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“Roger Ebert claimed that the re-editing of The Brown Bunny after Cannes allowed him a difference of opinion so vast that he first called it the worst film in history and eventually gave it a thumbs up. This is both far fetched and an outright lie. The truth is, unlike the many claims that the unfinished film that showed at Cannes was 24 minutes shorter than the finished film, it was only 8 minutes shorter. The running time I filled out on the Cannes submission form was arbitrary. The running time I chose was just a number I liked. I had no idea where in the process I would actually be when I needed to stop cutting to meet the screening deadline. So whatever running time was printed in the program, I promise you, was not the actual running time. And the cuts I made to finish the film after Cannes were not many. I shortened the opening race scene once I was able to do so digitally. After rewatching the last 4 minutes of the film over and over again, somewhere within those 4 minutes, I froze the picture and just ended the film there, cutting out everything after that point, which was about 3 minutes. Originally in the salt flats scene, the motorcycle returned from the white. I removed the return portion of that shot, which seemed too literal. And I cut a scene of me putting on a sweater. That’s pretty much it. Plus the usual frame here, frame there, final tweaks. If you didn’t like the unfinished film at Cannes, you didn’t like the finished film, and vice versa. Roger Ebert made up his story and his premise because after calling my film literally the worst film ever made, he eventually realized it was not in his best interest to be stuck with that mantra. Stuck with a brutal, dismissive review of a film that other, more serious critics eventually felt differently about. He also took attention away from what he actually did at the press screening. It is outrageous that a single critic disrupted a press screening for a film chosen in main competition at such a high profile festival and even more outrageous that Ebert was ever allowed into another screening at Cannes. His ranting, moaning and eventual loud singing happened within the first 20 minutes, completely disrupting and manipulating the press screening of my film. Afterwards, at the first public screening, booing, laughing and hissing started during the open credits, even before the first scene of the film. The public, who had heard and read rumors about the Ebert incident and about me personally, heckled from frame one and never stopped. To make things weirder, I got a record-setting standing ovation from the supporters of the film who were trying to show up the distractors who had been disrupting the film. It was not the cut nor the film itself that drew blood. It was something suspicious about me. Something offensive to certain ideologues.”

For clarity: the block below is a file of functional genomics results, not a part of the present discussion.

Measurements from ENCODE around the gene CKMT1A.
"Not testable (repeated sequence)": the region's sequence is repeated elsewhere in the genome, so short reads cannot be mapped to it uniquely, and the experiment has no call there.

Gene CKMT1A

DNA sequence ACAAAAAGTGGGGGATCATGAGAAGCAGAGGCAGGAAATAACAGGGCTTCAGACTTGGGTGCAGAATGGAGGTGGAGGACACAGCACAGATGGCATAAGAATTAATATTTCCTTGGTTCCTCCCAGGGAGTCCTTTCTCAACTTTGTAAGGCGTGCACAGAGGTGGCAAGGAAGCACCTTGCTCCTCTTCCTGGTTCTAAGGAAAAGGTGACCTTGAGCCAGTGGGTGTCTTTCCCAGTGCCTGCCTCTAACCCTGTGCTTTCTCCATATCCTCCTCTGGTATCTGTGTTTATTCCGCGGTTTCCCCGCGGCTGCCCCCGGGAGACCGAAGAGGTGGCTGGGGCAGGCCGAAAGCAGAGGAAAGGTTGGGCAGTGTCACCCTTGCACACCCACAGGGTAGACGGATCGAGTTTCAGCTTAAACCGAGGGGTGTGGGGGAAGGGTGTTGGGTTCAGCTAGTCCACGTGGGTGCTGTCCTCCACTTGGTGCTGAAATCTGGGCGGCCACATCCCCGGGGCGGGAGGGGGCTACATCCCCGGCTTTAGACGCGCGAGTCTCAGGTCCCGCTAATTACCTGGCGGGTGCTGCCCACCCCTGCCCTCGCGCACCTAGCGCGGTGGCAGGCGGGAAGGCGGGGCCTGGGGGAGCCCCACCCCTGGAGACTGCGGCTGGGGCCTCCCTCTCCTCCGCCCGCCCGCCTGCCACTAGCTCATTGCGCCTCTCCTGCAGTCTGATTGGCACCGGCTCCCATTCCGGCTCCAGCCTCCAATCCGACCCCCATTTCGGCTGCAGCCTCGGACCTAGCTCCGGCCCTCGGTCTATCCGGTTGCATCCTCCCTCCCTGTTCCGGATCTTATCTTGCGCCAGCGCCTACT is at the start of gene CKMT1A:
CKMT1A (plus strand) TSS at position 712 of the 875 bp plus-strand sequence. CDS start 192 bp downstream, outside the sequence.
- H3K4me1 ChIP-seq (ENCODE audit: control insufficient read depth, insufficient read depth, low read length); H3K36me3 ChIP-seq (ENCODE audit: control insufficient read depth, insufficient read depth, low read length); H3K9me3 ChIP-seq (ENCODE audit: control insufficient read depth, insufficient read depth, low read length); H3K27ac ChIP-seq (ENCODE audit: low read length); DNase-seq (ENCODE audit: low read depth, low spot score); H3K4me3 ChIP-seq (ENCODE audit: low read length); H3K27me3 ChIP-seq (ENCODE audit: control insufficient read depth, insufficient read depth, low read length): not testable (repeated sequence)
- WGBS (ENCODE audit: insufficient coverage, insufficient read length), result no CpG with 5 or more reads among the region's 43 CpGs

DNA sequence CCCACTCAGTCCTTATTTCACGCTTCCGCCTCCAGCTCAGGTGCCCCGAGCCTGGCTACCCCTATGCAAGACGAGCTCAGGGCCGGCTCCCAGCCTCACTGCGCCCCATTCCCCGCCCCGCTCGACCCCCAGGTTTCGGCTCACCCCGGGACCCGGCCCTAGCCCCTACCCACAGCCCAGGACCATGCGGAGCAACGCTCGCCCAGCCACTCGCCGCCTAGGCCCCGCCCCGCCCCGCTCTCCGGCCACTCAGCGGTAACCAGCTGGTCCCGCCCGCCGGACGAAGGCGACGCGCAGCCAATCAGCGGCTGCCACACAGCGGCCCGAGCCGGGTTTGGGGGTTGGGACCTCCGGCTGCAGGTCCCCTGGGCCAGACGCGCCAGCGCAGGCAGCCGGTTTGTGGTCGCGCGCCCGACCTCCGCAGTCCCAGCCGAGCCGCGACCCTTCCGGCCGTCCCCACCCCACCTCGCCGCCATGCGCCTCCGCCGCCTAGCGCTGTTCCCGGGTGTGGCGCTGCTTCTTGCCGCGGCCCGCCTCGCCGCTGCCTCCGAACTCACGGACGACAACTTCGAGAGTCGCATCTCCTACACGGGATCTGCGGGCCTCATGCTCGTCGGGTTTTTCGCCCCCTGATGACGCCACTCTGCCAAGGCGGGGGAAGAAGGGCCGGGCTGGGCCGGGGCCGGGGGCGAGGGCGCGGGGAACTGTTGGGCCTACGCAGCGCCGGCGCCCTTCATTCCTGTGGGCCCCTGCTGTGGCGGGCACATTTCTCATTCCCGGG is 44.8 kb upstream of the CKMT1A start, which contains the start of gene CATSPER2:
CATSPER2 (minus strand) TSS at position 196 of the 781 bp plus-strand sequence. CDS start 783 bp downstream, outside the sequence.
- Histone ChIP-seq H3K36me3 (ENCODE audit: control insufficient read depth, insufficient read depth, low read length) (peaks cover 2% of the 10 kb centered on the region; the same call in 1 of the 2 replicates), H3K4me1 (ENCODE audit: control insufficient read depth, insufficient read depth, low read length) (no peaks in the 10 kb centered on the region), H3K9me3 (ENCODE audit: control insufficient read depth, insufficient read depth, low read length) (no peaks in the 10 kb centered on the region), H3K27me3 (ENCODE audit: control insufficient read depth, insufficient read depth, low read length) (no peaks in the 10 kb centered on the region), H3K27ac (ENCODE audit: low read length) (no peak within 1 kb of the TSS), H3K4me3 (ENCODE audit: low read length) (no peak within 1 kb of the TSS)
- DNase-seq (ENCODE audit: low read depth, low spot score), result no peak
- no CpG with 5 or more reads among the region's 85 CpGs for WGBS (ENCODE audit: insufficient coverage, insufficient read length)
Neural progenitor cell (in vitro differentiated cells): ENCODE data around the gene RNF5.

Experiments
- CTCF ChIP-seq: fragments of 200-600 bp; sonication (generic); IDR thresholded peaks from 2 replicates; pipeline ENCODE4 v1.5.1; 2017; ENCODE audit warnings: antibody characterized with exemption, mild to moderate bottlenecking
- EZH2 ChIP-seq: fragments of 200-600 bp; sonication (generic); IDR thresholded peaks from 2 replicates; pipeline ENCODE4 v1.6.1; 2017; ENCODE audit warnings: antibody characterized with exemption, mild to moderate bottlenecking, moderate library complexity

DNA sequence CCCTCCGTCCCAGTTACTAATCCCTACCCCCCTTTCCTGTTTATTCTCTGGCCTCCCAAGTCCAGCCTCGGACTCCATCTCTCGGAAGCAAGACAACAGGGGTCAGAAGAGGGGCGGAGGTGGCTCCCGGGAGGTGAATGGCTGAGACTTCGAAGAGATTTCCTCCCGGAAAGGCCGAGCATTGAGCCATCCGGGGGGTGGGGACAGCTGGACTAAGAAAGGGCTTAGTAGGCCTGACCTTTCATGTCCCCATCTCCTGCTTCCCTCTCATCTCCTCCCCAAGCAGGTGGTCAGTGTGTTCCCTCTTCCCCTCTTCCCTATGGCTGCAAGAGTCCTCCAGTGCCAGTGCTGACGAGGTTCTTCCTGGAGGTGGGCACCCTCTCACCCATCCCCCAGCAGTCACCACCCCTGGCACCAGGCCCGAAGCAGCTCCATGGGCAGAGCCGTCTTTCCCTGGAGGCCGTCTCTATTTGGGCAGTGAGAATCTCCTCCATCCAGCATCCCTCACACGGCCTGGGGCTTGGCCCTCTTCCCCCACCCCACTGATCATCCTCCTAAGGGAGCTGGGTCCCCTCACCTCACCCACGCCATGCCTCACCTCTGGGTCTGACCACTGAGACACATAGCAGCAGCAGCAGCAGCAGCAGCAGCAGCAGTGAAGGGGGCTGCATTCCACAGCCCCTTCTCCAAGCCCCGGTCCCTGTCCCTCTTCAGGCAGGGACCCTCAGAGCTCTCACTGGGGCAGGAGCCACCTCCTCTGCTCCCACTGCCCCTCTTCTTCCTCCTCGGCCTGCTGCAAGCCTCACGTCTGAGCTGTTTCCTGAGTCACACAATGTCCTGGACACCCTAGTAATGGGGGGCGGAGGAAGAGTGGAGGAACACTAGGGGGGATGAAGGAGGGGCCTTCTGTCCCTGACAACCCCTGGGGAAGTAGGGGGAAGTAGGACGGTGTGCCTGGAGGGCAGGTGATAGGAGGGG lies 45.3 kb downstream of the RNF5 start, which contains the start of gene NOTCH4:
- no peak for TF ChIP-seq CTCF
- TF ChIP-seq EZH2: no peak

~ Vincent Gallo

“I think [technology has[ its made my life faster, it’s made the ability to succeed easier. But has that made my life better? Is it better now than it was in the eighties or seventies? I don’t think we are happier. Maybe because I’m 55, I really am asking these questions… I really want to do meaningful things! This is also the time that I really want to focus on directing. I think that I will act less and less. I’ve been doing it for 52 years. It’s a long time to do one thing and I feel like there are a lot of stories that I got out of my system that I don’t need to tell anymore. I don’t need to ever do The Accused again! That is never going to happen again! You hit these milestones as an actor, and then you say, ‘Now what? Now what do I have to say?'”
~ Jodie Foster